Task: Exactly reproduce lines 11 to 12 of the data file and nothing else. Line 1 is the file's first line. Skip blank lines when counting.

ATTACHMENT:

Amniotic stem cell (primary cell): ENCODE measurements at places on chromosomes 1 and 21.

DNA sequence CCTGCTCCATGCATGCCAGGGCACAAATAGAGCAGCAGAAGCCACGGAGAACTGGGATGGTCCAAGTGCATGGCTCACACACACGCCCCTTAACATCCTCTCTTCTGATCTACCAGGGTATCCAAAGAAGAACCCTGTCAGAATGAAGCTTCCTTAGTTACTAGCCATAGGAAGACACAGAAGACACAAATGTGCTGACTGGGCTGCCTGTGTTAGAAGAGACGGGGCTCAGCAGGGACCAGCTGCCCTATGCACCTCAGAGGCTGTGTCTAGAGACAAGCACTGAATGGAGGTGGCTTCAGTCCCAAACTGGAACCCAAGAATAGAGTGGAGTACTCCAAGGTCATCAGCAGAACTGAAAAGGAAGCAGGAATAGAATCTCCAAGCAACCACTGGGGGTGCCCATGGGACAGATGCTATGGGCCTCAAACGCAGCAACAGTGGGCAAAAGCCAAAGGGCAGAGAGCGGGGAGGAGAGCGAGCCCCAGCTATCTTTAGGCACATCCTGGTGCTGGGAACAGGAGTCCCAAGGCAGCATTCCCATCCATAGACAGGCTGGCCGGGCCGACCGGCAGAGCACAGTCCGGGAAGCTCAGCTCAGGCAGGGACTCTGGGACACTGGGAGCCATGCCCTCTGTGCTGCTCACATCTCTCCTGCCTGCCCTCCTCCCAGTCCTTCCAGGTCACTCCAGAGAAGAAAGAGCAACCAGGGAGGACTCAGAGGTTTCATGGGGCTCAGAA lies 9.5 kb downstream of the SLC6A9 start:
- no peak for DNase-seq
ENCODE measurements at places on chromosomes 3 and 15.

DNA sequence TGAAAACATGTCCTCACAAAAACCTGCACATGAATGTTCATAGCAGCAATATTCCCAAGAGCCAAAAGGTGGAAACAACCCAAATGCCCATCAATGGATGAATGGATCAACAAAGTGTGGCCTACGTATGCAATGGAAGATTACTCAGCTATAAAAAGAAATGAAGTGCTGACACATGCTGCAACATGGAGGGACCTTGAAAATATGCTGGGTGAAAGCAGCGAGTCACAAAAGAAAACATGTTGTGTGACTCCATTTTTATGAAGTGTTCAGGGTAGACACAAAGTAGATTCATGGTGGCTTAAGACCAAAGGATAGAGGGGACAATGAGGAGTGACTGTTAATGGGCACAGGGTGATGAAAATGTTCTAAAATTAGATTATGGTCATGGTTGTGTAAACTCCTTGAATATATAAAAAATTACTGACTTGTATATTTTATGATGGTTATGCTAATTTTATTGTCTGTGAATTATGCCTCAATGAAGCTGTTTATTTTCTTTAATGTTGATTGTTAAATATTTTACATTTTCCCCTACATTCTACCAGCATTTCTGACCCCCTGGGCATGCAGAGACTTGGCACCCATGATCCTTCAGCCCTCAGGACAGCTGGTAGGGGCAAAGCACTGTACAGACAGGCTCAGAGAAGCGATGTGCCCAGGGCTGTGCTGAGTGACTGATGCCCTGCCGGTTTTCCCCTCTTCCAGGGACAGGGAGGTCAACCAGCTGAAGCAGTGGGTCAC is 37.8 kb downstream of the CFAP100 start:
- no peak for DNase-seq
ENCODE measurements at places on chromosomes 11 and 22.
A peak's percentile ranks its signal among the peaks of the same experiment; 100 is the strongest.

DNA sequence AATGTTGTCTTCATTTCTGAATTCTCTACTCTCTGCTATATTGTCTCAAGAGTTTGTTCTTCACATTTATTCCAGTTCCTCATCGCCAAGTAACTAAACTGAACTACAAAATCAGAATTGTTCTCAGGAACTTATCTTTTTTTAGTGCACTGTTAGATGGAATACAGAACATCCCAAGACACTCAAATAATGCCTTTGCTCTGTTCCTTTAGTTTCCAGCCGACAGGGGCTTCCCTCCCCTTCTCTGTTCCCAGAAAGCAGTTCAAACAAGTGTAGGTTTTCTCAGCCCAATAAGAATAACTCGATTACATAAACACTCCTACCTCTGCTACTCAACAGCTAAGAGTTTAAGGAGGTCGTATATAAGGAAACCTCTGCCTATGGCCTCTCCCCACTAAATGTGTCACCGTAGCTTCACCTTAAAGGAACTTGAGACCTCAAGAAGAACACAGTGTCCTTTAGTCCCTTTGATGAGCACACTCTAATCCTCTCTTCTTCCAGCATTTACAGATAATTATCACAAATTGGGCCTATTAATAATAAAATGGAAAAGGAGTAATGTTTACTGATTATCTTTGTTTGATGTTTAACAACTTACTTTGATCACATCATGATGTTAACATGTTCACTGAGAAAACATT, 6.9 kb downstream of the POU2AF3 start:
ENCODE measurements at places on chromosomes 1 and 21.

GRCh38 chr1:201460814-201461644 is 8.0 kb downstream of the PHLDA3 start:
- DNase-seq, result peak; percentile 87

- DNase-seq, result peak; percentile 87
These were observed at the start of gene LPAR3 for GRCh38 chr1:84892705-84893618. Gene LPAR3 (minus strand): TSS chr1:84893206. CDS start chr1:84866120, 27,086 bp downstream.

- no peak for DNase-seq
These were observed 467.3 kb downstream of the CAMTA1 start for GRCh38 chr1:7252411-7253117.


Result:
GRCh38 chr1:201460814-201461644 is 8.0 kb downstream of the PHLDA3 start:
- DNase-seq, result peak; percentile 87